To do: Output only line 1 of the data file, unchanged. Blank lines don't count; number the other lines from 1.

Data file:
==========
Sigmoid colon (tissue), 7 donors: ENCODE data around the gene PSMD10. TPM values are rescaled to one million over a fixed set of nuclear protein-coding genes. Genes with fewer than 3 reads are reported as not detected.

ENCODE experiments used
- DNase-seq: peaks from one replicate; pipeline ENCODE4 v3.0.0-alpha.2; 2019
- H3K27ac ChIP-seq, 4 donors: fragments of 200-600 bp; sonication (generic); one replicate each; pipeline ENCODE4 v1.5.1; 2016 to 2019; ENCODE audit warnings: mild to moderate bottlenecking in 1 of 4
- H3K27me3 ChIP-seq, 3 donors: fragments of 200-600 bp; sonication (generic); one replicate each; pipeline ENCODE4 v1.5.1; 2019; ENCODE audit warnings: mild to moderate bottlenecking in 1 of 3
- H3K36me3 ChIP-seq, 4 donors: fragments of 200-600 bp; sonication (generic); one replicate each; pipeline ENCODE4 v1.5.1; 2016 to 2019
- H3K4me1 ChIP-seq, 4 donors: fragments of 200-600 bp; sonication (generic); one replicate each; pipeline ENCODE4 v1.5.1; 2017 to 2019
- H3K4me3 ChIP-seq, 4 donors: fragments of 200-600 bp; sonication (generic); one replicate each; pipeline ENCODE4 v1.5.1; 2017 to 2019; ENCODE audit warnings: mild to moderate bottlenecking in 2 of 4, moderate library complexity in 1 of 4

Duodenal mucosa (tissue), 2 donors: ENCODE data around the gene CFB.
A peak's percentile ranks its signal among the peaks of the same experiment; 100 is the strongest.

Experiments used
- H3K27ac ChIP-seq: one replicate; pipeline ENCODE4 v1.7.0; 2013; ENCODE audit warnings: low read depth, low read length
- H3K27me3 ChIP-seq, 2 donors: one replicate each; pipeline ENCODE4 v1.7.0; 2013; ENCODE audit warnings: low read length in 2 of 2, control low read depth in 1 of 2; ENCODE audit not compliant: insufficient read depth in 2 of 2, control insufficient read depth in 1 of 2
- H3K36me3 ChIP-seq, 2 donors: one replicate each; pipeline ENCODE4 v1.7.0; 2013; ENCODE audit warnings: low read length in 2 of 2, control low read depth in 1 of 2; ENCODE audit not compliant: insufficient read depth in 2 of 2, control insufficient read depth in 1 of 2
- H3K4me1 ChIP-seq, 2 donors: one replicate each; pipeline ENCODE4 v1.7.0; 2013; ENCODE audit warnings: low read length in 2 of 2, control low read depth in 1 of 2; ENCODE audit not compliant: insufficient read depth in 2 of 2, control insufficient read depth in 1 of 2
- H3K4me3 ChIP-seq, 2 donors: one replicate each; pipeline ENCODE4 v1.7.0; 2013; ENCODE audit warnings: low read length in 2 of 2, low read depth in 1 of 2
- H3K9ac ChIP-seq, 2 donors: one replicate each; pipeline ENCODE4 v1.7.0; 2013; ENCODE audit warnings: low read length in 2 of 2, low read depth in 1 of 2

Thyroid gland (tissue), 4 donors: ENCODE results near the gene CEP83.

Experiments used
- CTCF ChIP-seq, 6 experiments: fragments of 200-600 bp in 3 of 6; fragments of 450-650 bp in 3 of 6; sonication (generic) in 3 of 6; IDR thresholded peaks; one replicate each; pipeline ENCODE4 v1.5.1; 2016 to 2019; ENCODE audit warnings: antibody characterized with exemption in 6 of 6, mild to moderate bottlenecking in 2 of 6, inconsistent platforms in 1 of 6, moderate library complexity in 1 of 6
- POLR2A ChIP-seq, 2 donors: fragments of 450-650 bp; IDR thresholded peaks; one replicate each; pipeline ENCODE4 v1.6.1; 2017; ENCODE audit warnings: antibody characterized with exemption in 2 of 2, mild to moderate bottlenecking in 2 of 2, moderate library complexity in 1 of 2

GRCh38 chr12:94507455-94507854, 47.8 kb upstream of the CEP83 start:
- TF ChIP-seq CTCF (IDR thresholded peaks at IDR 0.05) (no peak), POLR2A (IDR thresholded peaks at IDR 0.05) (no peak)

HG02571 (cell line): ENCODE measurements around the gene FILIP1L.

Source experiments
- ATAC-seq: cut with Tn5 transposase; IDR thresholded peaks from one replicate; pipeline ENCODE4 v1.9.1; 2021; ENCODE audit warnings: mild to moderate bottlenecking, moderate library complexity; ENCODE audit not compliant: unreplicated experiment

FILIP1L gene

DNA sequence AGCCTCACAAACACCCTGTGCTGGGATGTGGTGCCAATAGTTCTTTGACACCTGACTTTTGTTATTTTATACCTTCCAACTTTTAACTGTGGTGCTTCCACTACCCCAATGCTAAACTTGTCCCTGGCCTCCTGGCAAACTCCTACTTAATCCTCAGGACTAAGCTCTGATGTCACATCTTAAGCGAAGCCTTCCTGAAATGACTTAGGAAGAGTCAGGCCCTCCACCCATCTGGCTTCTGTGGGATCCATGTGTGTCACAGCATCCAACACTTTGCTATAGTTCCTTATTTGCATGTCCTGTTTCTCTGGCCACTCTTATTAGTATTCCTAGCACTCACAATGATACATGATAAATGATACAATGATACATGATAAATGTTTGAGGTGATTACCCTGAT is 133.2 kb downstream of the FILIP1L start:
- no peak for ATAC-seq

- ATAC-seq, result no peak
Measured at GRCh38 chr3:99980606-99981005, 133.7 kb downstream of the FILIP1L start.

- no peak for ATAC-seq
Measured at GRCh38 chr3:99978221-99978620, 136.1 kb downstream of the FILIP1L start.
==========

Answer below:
Sigmoid colon (tissue), 7 donors: ENCODE data around the gene PSMD10. TPM values are rescaled to one million over a fixed set of nuclear protein-coding genes. Genes with fewer than 3 reads are reported as not detected.